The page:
Charity Fraud Warning From the IRS

IRS Warning Concerning Charity Fraud 

Notice to all seniors and immigrants to watch out for charity scammers
The Internal Revenue Service continues its "Dirty Dozen" tax scams with a warning for people to watch out for predators using tax-related schemes ranging from fake charities to scams targeting seniors and immigrants.


The IRS continues to see a group of ruses by dishonest people who trick others into doing something illegal or which ultimately causes them harm. Predators encourage otherwise honest people to do things they don't realize are illegal or prey on their goodwill to take something from them.

 

Several schemes involve fraudsters targeting groups like seniors or immigrants, posing as fake charities impersonating IRS authorities, charging excessive fees for Offers in Compromise, conducting unemployment insurance fraud, and unscrupulously preparing tax returns.

Here are two of this year's "Dirty Dozen" scams.

Fake Charities
The IRS advises taxpayers to be on the lookout for scammers who set up fake organizations to take advantage of the public's generosity. They especially take advantage of tragedies and disasters, such as the COVID-19 pandemic.

Scams requesting donations for disaster relief efforts are especially common on the phone. Taxpayers should always check out a charity before they donate, and they should not feel pressured to give immediately.
Taxpayers who give money or goods to a charity may be able to claim a deduction on their federal tax return by reducing the amount of their taxable income. But taxpayers should remember that to receive a deduction, taxpayers must donate to a qualified charity. To check the status of a charity, use the IRS Tax Exempt Organization Search tool. (It's also important for taxpayers to remember that they can't deduct gifts to individuals or to political organizations and candidates.)

Here are some tips to remember about fake charity scams:

Individuals should never let any caller pressure them. A legitimate charity will be happy to get a donation at any time, so there's no rush. Donors are encouraged to take time to do the research.

Potential donors should ask the fundraiser for the charity's exact name, web address and mailing address, so it can be confirmed later. Some dishonest telemarketers use names that sound like large well-known charities to confuse people.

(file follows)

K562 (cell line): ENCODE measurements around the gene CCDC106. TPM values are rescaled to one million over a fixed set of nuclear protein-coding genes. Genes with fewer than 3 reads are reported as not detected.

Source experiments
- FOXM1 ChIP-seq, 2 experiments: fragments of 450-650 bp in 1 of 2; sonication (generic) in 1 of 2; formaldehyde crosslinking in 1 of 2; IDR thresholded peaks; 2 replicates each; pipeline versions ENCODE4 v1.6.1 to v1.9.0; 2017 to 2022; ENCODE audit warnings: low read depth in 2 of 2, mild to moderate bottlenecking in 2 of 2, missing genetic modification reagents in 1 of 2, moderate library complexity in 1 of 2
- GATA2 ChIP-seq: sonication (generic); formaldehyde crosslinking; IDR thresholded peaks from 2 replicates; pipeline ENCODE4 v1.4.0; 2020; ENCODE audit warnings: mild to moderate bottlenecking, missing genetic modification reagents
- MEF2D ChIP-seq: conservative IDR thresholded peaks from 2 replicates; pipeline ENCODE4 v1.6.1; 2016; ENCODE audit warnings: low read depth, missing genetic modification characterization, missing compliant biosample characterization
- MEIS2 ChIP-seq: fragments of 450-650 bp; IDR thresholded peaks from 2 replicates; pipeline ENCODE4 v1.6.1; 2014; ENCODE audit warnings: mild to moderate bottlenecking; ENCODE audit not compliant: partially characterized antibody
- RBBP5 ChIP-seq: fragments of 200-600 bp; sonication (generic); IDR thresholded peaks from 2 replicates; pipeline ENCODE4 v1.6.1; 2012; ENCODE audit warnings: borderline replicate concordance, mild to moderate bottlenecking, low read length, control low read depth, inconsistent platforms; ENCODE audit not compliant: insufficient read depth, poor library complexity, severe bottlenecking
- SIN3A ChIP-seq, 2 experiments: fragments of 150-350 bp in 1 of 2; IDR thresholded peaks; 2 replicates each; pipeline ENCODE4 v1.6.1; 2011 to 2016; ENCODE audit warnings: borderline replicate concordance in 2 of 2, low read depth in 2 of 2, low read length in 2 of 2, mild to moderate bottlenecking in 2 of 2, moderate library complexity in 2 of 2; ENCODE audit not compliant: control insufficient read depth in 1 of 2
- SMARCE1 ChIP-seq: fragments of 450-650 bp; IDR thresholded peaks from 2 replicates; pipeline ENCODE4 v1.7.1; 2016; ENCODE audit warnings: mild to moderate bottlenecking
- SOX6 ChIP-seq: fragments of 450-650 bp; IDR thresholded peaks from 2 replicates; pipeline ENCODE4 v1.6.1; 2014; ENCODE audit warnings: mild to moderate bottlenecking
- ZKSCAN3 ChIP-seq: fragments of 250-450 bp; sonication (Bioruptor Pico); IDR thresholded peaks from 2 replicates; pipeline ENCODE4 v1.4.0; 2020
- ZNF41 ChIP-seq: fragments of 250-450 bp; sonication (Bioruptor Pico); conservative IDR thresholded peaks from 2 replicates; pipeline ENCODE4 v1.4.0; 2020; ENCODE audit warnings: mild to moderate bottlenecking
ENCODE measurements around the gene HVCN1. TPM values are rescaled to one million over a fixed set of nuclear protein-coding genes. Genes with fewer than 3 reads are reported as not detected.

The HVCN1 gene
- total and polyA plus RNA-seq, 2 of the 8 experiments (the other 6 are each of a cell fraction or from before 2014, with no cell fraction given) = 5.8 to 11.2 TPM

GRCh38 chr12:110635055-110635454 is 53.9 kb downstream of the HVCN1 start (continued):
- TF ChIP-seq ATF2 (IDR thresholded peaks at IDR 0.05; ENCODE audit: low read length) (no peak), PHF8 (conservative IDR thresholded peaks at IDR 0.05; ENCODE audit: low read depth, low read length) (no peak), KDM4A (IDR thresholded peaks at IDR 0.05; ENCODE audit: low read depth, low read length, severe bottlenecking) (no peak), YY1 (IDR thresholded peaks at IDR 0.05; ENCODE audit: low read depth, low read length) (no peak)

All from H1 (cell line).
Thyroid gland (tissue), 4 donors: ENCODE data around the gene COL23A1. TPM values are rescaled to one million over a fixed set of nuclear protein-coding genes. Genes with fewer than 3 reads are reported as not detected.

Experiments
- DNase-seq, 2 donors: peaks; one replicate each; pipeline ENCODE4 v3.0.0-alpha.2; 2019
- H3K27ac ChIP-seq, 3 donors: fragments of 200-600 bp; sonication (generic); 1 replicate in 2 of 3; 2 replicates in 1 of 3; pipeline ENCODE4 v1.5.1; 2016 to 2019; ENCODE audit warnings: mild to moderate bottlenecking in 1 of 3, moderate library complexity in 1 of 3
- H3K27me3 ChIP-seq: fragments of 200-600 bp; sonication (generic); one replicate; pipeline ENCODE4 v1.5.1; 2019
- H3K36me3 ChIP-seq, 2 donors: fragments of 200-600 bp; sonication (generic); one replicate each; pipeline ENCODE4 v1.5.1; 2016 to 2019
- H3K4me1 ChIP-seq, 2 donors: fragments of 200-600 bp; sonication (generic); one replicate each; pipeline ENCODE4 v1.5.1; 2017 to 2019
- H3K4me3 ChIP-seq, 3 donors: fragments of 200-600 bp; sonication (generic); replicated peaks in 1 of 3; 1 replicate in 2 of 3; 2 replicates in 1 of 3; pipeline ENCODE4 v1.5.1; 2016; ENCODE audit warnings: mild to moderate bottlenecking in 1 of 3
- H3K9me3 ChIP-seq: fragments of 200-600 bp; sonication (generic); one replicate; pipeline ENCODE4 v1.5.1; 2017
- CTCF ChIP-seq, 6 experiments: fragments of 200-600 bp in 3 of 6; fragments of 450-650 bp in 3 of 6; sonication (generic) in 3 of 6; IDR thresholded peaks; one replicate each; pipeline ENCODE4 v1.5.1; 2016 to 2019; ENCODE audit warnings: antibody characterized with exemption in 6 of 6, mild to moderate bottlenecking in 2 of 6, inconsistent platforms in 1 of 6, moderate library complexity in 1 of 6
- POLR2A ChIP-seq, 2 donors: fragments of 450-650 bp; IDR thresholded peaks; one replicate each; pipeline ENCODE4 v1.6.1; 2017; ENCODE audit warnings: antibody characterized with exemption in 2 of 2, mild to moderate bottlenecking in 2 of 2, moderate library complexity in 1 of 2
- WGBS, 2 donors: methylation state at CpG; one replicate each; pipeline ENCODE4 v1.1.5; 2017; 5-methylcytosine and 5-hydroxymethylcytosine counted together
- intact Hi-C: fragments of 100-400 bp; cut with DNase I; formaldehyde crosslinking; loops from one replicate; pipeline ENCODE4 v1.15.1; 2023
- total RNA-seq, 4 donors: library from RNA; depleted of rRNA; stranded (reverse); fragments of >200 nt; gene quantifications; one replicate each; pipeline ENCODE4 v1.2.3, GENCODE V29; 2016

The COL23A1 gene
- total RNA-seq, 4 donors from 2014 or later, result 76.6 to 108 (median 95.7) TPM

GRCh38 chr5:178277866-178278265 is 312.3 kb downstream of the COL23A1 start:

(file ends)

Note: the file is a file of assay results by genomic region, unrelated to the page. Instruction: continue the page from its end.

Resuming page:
Be careful how a donation is paid. Donors should not work with charities that ask them to pay by giving numbers from a gift card or by wiring money. That's how scammers ask people to pay. It's safest to pay by credit card or check — and only after having done some research on the charity.

For more information about fake charities see the information on fake charity scams on the Federal Trade Commission web site.

Immigrant and Senior Fraud
IRS impersonators and other scammers are known to target groups with limited English proficiency as well as senior citizens. These scams are often threatening in nature.

While it has diminished some recently, the IRS impersonation scam remains a common scam. This is where a taxpayer receives a telephone call threatening jail time, deportation or revocation of a driver's license from someone claiming to be with the IRS. Taxpayers who are recent immigrants often are the most vulnerable and should ignore these threats and not engage the scammers.

The IRS reminds taxpayers that the first contact with the IRS will usually be through mail, not over the phone. Legitimate IRS employees will not threaten to revoke licenses or have a person deported. These are scare tactics.

As phone scams pose a major threat to people with limited access to information, including individuals not entirely comfortable with the English language, the IRS has added new features to help those who are more comfortable in a language other than English. The Schedule LEP PDF allows a taxpayer to select in which language they wish to communicate. Once they complete and submit the schedule, they will receive future communications in that selected language preference.

Additionally, the IRS is providing tax information, forms and publications in many languages other than English. IRS Publication 17, Your Federal Income Tax, is now available in Spanish, Chinese (simplified and traditional), Vietnamese, Korean and Russian.


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